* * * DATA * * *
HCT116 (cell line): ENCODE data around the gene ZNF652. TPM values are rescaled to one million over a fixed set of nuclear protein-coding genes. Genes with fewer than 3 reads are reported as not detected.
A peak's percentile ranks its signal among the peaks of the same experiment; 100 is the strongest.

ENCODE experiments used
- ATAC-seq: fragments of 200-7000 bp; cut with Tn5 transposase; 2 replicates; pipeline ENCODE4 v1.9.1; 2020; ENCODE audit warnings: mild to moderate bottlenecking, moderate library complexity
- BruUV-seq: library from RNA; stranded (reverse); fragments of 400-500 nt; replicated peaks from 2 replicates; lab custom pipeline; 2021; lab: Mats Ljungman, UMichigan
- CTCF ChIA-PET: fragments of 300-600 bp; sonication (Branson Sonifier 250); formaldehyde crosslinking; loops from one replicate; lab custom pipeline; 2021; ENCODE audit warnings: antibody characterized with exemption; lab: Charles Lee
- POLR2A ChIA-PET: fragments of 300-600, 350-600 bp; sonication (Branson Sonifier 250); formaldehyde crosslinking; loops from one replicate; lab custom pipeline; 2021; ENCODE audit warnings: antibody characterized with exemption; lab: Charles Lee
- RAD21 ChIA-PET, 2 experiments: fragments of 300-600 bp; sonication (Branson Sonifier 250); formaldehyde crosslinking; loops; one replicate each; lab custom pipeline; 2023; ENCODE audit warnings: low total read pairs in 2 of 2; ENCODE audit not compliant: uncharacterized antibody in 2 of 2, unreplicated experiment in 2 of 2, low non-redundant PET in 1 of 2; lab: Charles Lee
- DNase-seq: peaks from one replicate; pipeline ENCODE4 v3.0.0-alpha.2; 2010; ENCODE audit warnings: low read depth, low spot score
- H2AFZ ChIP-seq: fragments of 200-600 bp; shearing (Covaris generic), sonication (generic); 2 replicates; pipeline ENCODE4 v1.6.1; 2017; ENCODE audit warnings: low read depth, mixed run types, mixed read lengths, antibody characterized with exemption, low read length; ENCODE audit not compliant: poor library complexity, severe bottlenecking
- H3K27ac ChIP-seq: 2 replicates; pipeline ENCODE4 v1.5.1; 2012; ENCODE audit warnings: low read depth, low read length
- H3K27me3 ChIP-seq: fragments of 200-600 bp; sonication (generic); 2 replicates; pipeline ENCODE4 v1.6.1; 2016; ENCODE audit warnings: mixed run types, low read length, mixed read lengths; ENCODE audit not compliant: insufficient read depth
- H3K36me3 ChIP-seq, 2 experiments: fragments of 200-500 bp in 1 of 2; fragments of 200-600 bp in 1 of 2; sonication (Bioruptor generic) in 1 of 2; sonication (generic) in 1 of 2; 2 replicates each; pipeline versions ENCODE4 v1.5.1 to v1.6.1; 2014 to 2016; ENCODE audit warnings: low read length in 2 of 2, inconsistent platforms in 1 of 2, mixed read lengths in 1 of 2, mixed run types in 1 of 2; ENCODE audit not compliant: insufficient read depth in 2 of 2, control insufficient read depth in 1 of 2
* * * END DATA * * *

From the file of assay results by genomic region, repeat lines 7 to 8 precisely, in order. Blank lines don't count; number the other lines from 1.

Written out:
- POLR2A ChIA-PET: fragments of 300-600, 350-600 bp; sonication (Branson Sonifier 250); formaldehyde crosslinking; loops from one replicate; lab custom pipeline; 2021; ENCODE audit warnings: antibody characterized with exemption; lab: Charles Lee
- RAD21 ChIA-PET, 2 experiments: fragments of 300-600 bp; sonication (Branson Sonifier 250); formaldehyde crosslinking; loops; one replicate each; lab custom pipeline; 2023; ENCODE audit warnings: low total read pairs in 2 of 2; ENCODE audit not compliant: uncharacterized antibody in 2 of 2, unreplicated experiment in 2 of 2, low non-redundant PET in 1 of 2; lab: Charles Lee